After two years of research and development in a non-descript red brick building on Google’s Mountain View corporate campus, the tech giant has unveiled its top secret drone delivery program known as Project Wing.
Google revealed the program to the world yesterday in an extensive profile within The Atlantic, which covers the entire story from concept to fruition with a test flight in Australia where a drone flies across a field on a cattle ranch and lowers a package of dog treats down to a farmer and his pets.
Amazing article about Google’s drone-delivery program: http://t.co/97wWIXHTav
— Ramit Sethi (@ramit) August 29, 2014
The man that Google Co-founder, Sergey Brin, tasked to head the Project Wing drone delivery program is MIT roboticist Nick Roy, who along with other Googlers on the project, walk The Atlantic Deputy Editor Alexis Madrigal through the entire history of the program.
While Google hasn’t unveiled, or hasn’t yet decided, whether it intends to launch its own drone delivery service or whether it is just building out the infrastructure for other companies to leverage and take flight, it’s flying forward with development of the platform as it views the underlying technology as key to making autonomous drone delivery a success.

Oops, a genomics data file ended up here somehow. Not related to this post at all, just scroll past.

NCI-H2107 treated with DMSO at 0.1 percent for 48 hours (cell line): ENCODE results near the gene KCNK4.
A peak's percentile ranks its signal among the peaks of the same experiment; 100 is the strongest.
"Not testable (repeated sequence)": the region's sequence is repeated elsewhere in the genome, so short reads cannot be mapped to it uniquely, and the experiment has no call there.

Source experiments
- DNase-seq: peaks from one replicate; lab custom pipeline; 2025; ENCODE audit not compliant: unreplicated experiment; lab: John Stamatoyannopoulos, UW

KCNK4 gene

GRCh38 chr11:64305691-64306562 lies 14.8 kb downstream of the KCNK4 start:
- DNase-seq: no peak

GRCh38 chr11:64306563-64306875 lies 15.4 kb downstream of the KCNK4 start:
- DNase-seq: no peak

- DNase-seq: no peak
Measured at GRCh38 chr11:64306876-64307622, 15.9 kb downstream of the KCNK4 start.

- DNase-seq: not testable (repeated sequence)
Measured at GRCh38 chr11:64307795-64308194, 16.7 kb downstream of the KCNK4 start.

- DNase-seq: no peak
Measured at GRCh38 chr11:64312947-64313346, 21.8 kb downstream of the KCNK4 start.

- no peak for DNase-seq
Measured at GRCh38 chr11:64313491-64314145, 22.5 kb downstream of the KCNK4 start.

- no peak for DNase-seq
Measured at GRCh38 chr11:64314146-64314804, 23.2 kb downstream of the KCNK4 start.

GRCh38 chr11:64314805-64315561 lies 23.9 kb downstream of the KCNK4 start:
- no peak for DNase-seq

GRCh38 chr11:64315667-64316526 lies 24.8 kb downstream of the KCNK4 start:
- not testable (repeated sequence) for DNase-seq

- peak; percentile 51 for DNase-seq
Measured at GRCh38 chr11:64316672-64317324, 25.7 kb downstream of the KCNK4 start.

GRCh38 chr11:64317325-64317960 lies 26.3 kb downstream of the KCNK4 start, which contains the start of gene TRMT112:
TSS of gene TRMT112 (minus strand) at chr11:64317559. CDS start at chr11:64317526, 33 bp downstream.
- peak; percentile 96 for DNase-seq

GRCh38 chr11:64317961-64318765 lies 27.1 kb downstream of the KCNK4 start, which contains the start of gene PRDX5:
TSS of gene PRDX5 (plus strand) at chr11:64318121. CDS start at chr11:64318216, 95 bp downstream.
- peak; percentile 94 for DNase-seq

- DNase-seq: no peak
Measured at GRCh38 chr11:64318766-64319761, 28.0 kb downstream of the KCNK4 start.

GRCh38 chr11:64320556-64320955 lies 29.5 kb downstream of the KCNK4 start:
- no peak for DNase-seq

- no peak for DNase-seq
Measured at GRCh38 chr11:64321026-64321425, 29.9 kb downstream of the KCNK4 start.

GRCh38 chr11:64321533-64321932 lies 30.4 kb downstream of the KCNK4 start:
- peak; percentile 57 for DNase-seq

That certainly makes sense as an out of control drone crashing into people, power lines, birds, and other aircraft as well as dropping packages like bombs over the urban landscape wouldn’t go over well with the FAA, let alone any government agency regulating the air or person on the ground.
Regardless, the future is here and drone delivery will happen in whatever form the market determines to be the safest, most efficient, and most profitable. Businesses and customers will benefit from this new technology the most as it’s anticipated to cut delivery time down to a minute.
“When the Pony Express came along, it really reshaped society to be able to move things around fairly reliably at that speed, which was measured in many days. The U.S. Postal Service—growing partly out of the Pony Express and having it be even more reliable and starting to shorten the time—really did change society again.
“FedEx overnight delivery has absolutely changed the world again. We’re starting to see same-day service actually change the world,” he continued. “Why would we think that the next 10x—being able to get something in just a minute or two—wouldn’t change the world?”